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Hard Drive Failure: Causes & How To Fix

Hard Drive Failures, Warning Signs of HDD Failure, How To Fix Failing Hard Drive

Unusual sounds, no response to commands, and error messages are a few signs of hard drive failure. And, if you do nothing, it will lead to the hard drive dead. 

As you notice hard drive (HDD) failure signs, back up your data and try to save your drive.

To prevent hard drive failure, you must know what are the signs and causes of it. As well as how to fix it.

Summary: Your hard drive can fail because of logical errors, external factors, and even manufacturer issues. But you cannot exclude usage. And for this reason, knowing how you can affect your HDD lifespan helps to prevent failures

Signs of hard drive failure

Our devices store vast amounts of precious, priceless, and crucial information. Encountering failures and all the subsequent data losses can be extremely frustrating. Although HDD has a limited lifespan of 3 to 5 years, you can make it last and use it to its full potential once you know how to prevent failures.

A wide variety of causes can shorten the lifespan of your hard drive.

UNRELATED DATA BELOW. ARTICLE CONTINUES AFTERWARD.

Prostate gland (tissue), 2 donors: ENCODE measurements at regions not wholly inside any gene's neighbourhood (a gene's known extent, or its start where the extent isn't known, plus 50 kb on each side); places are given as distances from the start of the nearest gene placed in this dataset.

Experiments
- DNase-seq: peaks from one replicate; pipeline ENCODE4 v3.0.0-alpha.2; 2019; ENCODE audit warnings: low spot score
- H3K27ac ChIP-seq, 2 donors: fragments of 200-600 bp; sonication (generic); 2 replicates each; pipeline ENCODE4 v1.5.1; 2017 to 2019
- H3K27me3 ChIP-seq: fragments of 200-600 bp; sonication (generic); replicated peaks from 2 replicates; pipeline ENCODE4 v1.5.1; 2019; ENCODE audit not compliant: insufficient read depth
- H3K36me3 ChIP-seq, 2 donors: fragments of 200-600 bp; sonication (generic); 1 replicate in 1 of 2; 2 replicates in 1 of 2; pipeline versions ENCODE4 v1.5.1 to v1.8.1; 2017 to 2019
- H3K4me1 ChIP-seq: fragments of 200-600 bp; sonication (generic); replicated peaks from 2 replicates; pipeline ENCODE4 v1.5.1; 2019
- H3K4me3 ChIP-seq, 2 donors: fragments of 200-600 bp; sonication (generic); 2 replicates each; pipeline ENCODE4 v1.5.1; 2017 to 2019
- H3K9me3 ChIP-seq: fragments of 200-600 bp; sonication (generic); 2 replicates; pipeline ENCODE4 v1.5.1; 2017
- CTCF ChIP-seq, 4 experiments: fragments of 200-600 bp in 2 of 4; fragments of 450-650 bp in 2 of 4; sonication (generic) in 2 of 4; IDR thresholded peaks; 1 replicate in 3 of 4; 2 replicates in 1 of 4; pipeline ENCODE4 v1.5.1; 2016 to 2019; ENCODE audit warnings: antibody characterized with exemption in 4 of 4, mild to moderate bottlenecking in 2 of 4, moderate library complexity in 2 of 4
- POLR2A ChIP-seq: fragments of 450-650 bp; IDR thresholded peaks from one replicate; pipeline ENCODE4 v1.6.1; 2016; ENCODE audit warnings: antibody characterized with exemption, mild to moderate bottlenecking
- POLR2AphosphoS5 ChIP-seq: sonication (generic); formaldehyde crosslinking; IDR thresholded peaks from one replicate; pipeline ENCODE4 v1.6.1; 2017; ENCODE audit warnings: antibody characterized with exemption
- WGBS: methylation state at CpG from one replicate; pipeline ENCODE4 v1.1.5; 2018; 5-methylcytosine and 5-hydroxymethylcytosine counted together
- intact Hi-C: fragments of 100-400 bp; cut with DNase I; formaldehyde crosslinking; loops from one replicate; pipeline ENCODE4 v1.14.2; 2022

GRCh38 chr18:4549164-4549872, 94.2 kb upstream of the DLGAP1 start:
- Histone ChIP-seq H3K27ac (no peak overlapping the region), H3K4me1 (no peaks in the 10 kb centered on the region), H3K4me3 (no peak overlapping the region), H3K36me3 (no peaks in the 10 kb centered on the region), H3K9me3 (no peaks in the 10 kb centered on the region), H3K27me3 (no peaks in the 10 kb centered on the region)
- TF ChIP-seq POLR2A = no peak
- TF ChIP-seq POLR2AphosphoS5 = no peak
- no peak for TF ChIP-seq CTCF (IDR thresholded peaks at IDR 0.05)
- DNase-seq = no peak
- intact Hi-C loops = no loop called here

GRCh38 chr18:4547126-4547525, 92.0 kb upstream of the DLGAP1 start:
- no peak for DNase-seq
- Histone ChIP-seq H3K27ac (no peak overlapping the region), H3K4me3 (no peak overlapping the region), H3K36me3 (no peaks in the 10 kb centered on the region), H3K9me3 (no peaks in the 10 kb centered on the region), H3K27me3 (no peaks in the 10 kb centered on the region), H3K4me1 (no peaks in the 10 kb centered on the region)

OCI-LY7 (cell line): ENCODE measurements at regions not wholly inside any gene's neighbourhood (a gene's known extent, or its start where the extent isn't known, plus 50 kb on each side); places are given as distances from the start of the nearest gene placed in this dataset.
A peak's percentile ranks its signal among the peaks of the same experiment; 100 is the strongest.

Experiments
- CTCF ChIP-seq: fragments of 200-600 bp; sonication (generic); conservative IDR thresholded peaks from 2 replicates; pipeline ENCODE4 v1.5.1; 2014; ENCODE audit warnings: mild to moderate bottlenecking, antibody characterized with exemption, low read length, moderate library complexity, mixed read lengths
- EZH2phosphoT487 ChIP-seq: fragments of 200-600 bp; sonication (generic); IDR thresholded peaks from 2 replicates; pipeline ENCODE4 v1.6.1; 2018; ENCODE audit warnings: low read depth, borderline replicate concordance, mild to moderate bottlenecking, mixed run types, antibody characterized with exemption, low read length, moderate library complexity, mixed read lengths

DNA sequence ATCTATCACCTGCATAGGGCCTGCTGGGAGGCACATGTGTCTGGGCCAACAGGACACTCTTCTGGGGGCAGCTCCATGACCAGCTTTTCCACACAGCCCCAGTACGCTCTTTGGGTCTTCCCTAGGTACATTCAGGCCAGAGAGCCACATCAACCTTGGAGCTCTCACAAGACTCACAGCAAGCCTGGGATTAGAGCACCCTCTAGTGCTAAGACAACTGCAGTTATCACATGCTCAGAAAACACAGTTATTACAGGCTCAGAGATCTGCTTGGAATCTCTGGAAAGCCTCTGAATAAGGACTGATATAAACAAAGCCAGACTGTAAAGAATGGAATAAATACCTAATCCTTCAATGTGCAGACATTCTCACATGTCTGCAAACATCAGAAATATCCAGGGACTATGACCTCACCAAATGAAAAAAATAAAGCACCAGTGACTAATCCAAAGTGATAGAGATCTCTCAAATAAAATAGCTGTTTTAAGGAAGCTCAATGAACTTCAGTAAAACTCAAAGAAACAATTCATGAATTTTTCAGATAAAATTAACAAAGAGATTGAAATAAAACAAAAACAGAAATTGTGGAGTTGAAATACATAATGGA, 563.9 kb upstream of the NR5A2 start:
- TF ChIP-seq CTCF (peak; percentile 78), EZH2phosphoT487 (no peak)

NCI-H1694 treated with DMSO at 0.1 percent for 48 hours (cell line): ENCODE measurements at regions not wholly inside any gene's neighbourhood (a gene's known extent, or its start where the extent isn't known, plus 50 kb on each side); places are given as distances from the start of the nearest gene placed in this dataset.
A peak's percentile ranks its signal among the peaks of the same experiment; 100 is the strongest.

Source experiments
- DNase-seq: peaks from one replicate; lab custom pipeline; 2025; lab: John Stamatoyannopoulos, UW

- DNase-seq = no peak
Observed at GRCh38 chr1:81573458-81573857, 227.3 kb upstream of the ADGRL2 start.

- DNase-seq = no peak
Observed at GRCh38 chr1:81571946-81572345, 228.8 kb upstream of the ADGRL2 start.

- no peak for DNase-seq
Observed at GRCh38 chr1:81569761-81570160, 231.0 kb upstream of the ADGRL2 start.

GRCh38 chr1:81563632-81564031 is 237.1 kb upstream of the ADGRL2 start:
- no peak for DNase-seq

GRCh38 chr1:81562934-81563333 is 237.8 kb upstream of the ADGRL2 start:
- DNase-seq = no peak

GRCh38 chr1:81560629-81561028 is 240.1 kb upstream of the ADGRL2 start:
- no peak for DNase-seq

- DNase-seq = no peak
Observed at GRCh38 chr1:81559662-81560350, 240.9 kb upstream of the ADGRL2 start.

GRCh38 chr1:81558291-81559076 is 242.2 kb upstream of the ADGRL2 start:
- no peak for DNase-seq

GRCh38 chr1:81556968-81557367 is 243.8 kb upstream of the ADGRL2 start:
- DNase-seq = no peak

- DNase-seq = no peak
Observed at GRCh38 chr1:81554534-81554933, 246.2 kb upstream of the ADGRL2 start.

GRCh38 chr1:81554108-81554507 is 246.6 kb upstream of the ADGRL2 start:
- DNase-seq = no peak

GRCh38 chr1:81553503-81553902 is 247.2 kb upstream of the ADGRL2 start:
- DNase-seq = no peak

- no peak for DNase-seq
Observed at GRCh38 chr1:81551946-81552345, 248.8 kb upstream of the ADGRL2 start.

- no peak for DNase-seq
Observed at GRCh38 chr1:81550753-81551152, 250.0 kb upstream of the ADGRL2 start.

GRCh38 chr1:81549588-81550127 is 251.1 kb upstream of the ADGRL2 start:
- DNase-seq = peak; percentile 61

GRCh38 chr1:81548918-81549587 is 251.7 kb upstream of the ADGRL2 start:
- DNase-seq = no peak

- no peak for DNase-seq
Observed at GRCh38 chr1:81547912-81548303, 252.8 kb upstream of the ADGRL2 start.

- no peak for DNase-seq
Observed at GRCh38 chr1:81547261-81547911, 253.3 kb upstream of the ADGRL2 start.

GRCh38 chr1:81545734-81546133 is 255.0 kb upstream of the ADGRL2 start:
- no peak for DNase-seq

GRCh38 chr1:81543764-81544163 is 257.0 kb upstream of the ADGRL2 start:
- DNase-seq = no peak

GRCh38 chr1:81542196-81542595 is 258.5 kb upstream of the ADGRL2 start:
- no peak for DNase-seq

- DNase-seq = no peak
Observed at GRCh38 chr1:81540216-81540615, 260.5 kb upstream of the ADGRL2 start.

For instance, if you just dropped your HDD, then the cause for a hard drive failure it’s pretty obvious. However, some hard disk drive malfunctions might require some further investigation.

Common causes of HDD failure:

  • Repeated system crashes or reboots
  • Unresponsive (frozen) or blank screen
  • Error messages when trying to access files
  • Missing files, files being deleted or moved (corrupted)
  • CPU is unusually slow accessing and opening files
  • Irregular noises such as clicking, beeping, grinding, etc.
  • “Blue Screen of Death” error message
  • Bad sectors increase

In case your computer is experiencing any of the above hard drive failure symptoms, the best would be to turn the device off.

Summary: Being aware of the signs your hard drive gives before collapse is not different from paying attention to any symptom your body presents. And just like when you take medicine to get better, you can take action for each HDD failure sign to preserve it and save your data.